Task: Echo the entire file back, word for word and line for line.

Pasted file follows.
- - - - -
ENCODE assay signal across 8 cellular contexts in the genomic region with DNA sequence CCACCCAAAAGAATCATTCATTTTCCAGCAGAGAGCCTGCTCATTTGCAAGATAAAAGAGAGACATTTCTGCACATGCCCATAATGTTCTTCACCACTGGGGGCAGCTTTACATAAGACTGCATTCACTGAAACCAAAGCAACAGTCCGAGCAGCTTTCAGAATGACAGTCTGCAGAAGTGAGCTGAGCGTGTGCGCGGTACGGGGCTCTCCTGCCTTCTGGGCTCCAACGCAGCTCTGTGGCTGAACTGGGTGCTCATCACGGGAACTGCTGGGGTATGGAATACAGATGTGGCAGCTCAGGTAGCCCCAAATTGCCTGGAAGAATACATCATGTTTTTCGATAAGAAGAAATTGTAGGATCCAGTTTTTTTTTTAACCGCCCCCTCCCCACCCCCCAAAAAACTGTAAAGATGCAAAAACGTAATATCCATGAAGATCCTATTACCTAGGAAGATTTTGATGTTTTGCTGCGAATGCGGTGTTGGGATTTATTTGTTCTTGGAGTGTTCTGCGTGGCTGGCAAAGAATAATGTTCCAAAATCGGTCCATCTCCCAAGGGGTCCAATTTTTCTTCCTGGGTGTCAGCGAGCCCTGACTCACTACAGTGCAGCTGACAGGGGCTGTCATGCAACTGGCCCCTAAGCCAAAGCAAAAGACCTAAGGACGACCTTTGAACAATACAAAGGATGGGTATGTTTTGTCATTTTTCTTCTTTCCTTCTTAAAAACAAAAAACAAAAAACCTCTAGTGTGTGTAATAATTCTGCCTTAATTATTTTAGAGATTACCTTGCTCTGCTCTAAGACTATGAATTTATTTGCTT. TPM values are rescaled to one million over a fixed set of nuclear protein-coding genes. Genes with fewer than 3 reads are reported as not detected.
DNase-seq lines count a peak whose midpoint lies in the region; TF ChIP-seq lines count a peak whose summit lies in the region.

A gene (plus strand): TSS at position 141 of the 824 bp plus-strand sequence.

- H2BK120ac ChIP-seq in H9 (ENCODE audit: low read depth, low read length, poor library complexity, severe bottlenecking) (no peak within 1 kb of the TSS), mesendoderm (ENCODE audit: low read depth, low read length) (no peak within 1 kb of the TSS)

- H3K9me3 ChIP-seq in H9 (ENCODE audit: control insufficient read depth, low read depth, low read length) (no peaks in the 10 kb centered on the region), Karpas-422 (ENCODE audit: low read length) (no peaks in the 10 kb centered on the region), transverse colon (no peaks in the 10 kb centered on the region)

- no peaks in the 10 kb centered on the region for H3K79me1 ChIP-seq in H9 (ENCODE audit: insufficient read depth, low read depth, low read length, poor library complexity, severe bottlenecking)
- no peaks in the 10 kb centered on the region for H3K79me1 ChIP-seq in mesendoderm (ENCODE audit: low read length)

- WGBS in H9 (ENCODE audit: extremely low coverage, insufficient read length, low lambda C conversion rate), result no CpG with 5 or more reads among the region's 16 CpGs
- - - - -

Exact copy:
ENCODE assay signal across 8 cellular contexts in the genomic region with DNA sequence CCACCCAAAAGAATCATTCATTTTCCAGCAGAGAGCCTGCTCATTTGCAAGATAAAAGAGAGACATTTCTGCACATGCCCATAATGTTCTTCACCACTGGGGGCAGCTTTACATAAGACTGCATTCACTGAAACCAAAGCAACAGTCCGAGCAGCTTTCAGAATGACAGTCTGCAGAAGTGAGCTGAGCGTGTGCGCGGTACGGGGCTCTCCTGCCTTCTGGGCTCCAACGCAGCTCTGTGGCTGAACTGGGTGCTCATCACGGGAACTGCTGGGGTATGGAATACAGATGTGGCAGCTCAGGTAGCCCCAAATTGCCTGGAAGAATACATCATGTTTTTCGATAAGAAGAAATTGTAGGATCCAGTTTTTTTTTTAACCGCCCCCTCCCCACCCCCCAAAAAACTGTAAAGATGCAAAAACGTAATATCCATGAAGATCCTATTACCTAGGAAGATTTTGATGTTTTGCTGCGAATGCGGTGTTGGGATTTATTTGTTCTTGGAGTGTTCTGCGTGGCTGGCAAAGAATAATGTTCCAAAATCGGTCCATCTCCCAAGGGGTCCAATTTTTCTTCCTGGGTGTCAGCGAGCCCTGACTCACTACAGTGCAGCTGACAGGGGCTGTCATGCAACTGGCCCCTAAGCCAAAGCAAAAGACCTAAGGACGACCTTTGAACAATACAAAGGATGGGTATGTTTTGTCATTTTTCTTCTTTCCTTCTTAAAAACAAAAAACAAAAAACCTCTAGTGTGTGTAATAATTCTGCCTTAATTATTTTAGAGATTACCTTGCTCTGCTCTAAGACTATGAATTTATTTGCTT. TPM values are rescaled to one million over a fixed set of nuclear protein-coding genes. Genes with fewer than 3 reads are reported as not detected.
DNase-seq lines count a peak whose midpoint lies in the region; TF ChIP-seq lines count a peak whose summit lies in the region.

A gene (plus strand): TSS at position 141 of the 824 bp plus-strand sequence.

- H2BK120ac ChIP-seq in H9 (ENCODE audit: low read depth, low read length, poor library complexity, severe bottlenecking) (no peak within 1 kb of the TSS), mesendoderm (ENCODE audit: low read depth, low read length) (no peak within 1 kb of the TSS)

- H3K9me3 ChIP-seq in H9 (ENCODE audit: control insufficient read depth, low read depth, low read length) (no peaks in the 10 kb centered on the region), Karpas-422 (ENCODE audit: low read length) (no peaks in the 10 kb centered on the region), transverse colon (no peaks in the 10 kb centered on the region)

- no peaks in the 10 kb centered on the region for H3K79me1 ChIP-seq in H9 (ENCODE audit: insufficient read depth, low read depth, low read length, poor library complexity, severe bottlenecking)
- no peaks in the 10 kb centered on the region for H3K79me1 ChIP-seq in mesendoderm (ENCODE audit: low read length)

- WGBS in H9 (ENCODE audit: extremely low coverage, insufficient read length, low lambda C conversion rate), result no CpG with 5 or more reads among the region's 16 CpGs